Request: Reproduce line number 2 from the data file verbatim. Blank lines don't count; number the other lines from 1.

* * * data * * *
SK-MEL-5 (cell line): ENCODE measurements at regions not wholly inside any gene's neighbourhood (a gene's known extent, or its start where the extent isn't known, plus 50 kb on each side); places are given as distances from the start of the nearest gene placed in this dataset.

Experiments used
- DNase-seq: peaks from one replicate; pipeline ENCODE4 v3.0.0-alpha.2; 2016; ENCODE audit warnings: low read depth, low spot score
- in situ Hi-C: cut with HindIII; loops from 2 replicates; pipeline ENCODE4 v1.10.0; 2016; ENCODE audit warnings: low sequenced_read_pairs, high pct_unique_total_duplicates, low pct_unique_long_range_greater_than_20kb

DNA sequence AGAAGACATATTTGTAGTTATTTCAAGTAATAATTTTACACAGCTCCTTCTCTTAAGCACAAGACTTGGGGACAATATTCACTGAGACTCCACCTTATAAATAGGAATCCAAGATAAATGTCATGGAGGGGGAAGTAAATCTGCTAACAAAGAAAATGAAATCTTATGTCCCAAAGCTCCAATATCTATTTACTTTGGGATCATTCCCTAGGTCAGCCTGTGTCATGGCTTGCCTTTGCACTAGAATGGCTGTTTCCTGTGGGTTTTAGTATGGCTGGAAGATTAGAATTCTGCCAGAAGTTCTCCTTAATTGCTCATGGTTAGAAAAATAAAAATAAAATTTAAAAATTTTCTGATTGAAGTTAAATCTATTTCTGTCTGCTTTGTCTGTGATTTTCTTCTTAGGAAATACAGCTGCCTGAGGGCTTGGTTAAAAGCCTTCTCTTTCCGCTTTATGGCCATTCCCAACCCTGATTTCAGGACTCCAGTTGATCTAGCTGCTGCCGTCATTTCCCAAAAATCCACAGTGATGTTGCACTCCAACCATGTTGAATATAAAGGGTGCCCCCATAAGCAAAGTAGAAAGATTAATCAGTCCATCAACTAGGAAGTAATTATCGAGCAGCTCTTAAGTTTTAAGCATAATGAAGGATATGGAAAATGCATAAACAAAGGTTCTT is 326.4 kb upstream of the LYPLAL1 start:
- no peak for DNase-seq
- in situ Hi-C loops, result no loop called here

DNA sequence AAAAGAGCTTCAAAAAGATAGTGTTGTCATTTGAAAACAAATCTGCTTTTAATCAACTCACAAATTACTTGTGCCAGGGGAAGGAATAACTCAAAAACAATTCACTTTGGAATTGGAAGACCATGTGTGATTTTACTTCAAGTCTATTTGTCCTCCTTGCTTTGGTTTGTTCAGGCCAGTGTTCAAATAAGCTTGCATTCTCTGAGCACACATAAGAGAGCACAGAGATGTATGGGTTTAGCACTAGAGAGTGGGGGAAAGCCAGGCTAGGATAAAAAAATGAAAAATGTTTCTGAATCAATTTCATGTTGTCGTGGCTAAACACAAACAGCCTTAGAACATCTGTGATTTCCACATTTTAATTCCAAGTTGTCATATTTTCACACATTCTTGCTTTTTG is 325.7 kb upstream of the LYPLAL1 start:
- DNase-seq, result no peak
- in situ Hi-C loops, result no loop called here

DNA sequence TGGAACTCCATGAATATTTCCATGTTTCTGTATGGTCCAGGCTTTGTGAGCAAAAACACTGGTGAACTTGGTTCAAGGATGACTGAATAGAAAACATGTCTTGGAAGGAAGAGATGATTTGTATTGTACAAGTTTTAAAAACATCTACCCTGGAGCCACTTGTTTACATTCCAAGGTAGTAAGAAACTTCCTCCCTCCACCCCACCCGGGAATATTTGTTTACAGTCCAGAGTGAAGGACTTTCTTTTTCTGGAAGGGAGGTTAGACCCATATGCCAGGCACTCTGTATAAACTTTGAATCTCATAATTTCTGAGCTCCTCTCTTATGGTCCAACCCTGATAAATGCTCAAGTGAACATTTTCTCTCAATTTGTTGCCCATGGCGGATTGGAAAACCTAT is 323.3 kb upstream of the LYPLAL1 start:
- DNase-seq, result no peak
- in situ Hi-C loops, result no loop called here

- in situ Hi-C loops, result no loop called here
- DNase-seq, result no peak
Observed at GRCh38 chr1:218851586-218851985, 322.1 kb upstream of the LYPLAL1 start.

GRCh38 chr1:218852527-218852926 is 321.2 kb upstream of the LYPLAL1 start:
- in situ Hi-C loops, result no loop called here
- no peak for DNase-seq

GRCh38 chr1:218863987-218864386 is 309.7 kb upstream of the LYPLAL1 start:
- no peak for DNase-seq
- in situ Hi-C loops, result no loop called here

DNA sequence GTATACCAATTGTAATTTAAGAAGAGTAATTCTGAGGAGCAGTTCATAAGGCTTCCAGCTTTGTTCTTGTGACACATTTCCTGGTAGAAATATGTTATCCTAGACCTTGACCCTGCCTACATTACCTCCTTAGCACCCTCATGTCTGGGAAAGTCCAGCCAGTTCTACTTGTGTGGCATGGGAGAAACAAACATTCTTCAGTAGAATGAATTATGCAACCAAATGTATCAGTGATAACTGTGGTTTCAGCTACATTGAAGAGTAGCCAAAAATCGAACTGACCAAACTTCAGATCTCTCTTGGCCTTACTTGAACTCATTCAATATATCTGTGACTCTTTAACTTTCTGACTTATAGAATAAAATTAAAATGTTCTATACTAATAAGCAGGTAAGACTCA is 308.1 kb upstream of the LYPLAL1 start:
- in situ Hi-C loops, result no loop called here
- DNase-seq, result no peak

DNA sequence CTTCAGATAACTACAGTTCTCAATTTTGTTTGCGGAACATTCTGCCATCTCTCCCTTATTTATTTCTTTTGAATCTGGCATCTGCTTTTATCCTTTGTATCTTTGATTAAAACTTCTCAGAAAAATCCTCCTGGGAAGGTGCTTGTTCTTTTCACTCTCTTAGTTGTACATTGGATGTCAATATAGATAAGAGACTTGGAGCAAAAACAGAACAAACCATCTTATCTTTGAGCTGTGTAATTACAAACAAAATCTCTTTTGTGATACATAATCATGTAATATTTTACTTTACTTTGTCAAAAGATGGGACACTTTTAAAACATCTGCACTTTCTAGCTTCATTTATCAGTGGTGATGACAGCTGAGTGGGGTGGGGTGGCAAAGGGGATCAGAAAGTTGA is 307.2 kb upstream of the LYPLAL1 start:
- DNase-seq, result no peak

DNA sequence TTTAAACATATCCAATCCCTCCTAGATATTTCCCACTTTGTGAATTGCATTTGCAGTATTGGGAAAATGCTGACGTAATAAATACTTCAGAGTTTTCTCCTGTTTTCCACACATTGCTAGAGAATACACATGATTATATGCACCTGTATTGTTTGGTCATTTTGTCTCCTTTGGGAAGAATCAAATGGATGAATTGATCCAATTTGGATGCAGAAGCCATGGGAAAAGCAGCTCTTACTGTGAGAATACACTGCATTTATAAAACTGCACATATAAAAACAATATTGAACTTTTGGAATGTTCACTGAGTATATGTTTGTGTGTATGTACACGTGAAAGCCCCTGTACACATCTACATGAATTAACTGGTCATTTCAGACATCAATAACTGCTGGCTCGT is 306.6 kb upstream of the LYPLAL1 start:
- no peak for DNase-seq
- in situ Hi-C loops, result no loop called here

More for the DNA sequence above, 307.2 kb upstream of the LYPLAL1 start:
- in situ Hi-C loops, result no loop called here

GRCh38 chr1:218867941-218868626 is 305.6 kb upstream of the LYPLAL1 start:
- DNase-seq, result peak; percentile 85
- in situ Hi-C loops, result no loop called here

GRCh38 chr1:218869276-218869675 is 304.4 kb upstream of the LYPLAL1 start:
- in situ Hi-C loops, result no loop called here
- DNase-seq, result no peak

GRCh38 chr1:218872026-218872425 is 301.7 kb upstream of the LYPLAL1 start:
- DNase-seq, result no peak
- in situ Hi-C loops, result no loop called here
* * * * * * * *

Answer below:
Experiments used